​Review: Magazine Publishing and Writing in a 2.0 World

By: Osaro Althouse
Photo by r.s.thurston photography

AWC-SB members and friends assembled on Wednesday, October 10 at the Antioch campus to discuss Magazine Publishing and Writing in a 2.0 World. The program included a renowned panel of successful women in the publishing, editing and writing industry. The panelists were: Sally Barr, a musician, publisher and editor of MUSIC! The Sounds of Santa Barbara, who desired to support the Santa Barbara music scene at large; Nansie Chapman, owner and publisher of Santa Barbara Family Life, where her responsibilities include business management, production and writing; Leslie Dinaberg, editor of Santa Barbara SEASONS magazine, Santa Barbara Visitors Magazine and The Source. She is also a columnist for Noozhawk.com and ParentClick.com; Amy Marie Orozco, editor of Carpinteria Magazine, who is responsible for ensuring the beachside town’s tales are told; Maria Streshinsky, editor-in-chief of Pacific Standard, formerly Miller-McCune magazine; and moderator Leslie Westbrook, a well-known freelance writer and member of the AWC-SB board. These insightful women eagerly shared knowledge on content, differences between print and online versions, freelance writing and their passion and motivation for their current position.

The panel started with an introduction, where each panelist shared how they got involved in the magazine publishing and writing industry. After owning a graphic design business with her husband for twenty years and earning a master’s degree in clinical psychology, Nansie Chapman’s ambitions motivated her to start Santa Barbara Family Life magazine. Sally Barr moved to Santa Barbara about twenty years ago to get her master’s degree in music. One thing she witnessed from the stage was that the audience was rapidly declining, even in the clubs where music was very prominent. After travelling around Europe she noticed  almost every major city had some kind of music magazine that reported on regional events. On her flight back to the United States she decided to launch a magazine for the Santa Barbara community and went to print about two and a half weeks later.

Leslie Dinaberg’s first journalism job was as editor for the high school local newspaper at San Marcos named: “The King’s Page.” After earning her bachelor’s degree from UCLA she worked in the marketing industry for several years. During that time she started ghostwriting and later joined SEASONS Magazine as the features editor. Now, she has been working as the editor for two and a half years. Amy Marie Orozco holds a degree in creative writing and lived in Japan for five years, where she turned Japanese English into standard American English. Her strong writing abilities got her the position as editor for Carpinteria Magazine. After college, Maria Streshinsky worked at a travel magazine, while also working as a freelance writer. She later took a government job, which was a great learning experience for her current career. She recommends policy and government work to aspiring journalists. Before joining Miller-McCune magazine as the editor-and-chief, which is now known as Pacific Standard, she worked for The Atlantic.

In response to Leslie Westbrook’s question on how things have changed in the last three years, Nansie Chapman mentioned she worked from home and that the economy has affected the entire advertising base. Sally Barr noted that her magazine has grown since its inception three years ago and that there is a huge demand from tourists in Santa Barbara. She also emphasized her daily work on her online magazine and her social media outreach campaigns.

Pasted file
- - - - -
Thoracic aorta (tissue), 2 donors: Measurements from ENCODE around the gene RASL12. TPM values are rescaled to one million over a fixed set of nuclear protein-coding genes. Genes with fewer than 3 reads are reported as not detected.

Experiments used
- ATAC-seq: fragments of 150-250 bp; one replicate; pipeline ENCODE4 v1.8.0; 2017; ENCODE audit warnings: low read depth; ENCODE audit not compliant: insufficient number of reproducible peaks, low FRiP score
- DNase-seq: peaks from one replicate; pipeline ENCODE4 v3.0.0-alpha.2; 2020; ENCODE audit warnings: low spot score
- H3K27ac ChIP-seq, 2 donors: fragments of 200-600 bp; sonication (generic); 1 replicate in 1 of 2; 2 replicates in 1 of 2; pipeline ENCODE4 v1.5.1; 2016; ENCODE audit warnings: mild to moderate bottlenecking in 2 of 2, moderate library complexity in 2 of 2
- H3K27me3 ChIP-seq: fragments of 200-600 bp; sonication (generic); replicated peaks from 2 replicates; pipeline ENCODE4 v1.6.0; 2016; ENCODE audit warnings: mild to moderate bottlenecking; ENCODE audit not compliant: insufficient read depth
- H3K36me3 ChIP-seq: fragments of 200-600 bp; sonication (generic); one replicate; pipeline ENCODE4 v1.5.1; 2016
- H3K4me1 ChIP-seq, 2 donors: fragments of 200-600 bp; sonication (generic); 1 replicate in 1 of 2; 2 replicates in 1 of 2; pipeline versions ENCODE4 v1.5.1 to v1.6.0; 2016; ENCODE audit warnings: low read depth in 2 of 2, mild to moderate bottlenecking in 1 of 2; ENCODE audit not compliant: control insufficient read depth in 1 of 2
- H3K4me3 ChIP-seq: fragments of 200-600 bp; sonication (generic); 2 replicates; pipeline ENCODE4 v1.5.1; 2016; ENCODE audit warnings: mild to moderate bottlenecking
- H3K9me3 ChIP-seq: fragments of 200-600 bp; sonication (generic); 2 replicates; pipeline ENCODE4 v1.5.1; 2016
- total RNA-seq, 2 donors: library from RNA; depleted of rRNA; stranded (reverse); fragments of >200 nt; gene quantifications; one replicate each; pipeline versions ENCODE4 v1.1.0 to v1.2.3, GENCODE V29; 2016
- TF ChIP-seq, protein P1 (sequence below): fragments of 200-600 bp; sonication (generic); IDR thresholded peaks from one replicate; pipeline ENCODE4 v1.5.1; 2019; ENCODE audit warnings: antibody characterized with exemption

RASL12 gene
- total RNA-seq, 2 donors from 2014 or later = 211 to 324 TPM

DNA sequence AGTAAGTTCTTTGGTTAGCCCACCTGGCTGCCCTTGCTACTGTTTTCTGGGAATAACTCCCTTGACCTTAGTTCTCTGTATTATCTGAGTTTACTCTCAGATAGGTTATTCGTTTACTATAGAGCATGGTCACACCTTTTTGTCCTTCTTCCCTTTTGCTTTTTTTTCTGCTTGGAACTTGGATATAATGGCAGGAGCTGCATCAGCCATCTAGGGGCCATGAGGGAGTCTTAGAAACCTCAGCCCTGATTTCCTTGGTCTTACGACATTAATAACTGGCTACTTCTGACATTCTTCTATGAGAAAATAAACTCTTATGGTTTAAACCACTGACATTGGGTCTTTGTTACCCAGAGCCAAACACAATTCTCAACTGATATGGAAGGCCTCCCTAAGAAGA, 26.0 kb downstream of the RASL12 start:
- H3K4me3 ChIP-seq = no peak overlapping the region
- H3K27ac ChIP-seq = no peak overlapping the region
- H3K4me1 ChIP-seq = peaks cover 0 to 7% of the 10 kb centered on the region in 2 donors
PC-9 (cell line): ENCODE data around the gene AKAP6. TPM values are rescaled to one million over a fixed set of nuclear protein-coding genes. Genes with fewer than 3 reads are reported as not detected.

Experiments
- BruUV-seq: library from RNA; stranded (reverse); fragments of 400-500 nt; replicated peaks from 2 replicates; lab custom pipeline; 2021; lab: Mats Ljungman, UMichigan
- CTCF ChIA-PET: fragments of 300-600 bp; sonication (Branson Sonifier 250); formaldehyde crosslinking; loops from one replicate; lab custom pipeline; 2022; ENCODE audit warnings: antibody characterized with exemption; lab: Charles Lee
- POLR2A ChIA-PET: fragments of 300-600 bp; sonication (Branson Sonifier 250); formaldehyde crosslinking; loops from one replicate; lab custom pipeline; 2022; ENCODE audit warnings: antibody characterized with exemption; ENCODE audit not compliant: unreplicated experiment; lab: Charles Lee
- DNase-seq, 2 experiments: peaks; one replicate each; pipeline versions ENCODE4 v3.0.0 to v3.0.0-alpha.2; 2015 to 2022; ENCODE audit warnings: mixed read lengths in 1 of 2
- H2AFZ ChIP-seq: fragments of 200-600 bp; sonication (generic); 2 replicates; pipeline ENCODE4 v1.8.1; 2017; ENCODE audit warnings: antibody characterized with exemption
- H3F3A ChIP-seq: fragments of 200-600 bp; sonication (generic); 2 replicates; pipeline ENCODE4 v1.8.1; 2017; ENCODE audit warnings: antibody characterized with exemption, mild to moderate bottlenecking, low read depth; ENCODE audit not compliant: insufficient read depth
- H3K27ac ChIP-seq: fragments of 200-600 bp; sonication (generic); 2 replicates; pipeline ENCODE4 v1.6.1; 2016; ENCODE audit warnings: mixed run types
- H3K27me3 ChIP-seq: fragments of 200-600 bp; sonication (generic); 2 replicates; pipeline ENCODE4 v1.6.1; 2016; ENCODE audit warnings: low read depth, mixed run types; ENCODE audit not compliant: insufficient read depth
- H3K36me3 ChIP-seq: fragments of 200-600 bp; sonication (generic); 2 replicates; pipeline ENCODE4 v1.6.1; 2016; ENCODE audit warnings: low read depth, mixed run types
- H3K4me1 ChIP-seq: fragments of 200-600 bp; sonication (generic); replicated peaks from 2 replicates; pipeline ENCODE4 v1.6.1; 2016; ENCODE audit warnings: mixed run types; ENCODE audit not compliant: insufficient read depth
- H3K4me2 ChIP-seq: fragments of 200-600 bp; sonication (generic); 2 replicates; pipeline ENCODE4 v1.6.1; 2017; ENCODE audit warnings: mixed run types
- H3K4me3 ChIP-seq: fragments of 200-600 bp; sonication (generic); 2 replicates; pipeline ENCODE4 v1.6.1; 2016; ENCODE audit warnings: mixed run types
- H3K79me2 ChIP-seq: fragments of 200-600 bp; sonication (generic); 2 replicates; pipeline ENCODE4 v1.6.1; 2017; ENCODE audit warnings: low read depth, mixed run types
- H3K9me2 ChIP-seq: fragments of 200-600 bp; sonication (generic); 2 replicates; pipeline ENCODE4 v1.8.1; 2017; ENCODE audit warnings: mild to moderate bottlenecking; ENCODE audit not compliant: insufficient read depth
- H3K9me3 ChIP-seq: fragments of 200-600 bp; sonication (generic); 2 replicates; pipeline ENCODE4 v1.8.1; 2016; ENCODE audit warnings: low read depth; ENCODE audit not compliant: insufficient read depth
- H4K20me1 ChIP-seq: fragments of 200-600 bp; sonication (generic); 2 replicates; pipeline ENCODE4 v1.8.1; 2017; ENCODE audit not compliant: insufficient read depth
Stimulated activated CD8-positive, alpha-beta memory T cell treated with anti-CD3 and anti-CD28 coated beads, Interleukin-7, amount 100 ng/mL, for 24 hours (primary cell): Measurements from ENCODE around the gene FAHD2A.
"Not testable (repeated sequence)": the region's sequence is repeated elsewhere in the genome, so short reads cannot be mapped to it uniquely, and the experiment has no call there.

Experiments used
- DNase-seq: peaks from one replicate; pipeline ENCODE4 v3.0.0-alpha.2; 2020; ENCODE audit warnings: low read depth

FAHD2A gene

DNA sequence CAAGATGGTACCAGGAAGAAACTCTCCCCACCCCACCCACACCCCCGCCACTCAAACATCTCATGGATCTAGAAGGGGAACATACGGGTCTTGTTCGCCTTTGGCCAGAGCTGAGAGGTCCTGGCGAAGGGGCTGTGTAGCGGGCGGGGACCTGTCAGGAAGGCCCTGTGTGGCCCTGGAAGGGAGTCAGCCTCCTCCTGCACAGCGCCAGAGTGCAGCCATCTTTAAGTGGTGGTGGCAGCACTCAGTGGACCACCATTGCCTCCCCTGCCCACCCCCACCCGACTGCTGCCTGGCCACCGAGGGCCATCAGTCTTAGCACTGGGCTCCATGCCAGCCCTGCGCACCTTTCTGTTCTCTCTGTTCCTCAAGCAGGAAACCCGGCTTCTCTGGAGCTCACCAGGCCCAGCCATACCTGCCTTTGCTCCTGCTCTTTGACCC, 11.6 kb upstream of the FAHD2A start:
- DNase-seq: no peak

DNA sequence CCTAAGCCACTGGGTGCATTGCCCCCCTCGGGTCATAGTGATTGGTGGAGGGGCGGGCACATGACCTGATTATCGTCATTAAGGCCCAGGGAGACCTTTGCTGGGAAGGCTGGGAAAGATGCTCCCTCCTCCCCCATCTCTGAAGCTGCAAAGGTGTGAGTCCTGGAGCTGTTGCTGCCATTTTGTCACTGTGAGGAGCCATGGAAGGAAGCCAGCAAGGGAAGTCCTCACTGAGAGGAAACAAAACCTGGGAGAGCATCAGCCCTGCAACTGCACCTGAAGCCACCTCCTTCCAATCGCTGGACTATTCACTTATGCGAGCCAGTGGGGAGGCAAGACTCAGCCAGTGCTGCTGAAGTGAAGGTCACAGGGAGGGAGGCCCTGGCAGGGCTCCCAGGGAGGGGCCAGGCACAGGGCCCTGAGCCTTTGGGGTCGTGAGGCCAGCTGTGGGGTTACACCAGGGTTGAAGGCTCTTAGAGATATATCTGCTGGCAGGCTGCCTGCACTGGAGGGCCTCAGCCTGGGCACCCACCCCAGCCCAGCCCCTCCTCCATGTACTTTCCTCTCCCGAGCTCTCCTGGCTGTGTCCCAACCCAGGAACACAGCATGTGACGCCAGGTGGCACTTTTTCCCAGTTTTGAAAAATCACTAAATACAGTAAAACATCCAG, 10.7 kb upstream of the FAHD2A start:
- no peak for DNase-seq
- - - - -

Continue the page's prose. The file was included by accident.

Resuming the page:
Leslie Dinaberg noted that creative interns helped turn a static website and facebook page into a public relations and community relations tool. Now in addition to the magazine, they have included a blog that publishes approximately sixty to hundred articles a month. Amy Marie Orozco added that the last two years have been tough and she and her team are currently working on their online presence. Maria Streshinsky claimed that in addition to print, online is the way of the future and their profitable website gets updated daily and sometimes requires a re-shifting of roles and priorities.

When the panelists were asked how they keep current with deadlines, the Internet and social media, all of them pointed out the significance of preparing ahead of time, always keeping deadlines, and hiring stalwart staff. On the topic of freelance writing all panelists concurred that freelance writers are a great asset to the publishing and writing industry.

Audience members who were inquiring about possible internship opportunities learned about the newly established internship program at Pacific Standard. Leslie Dinaberg pointed out various internship positions UCSB students have held with Santa Barbara SEASONS Magazine and her newly founded Brooks Institute internship program. Sally Barr is hoping to establish an internship program in the near future, while Nansie Chapman noted that she had used interns in the past, but does not have an internship program in place yet. Amy Marie Orozco added that Carpinteria Magazine does not have an internship program, but would accept interns if feasible.

When discussing the role of fact-checking each panelist stressed the importance of truthful information, but also mentioned that fact-checking is more prevalent in print than it is online. Furthermore, panelists stated the significance of hiring writers who are educated about the field they are writing about.

After an inquisitive audience asked questions and offered a long round of applause, members and friends mingled and enjoyed delectable appetizers.

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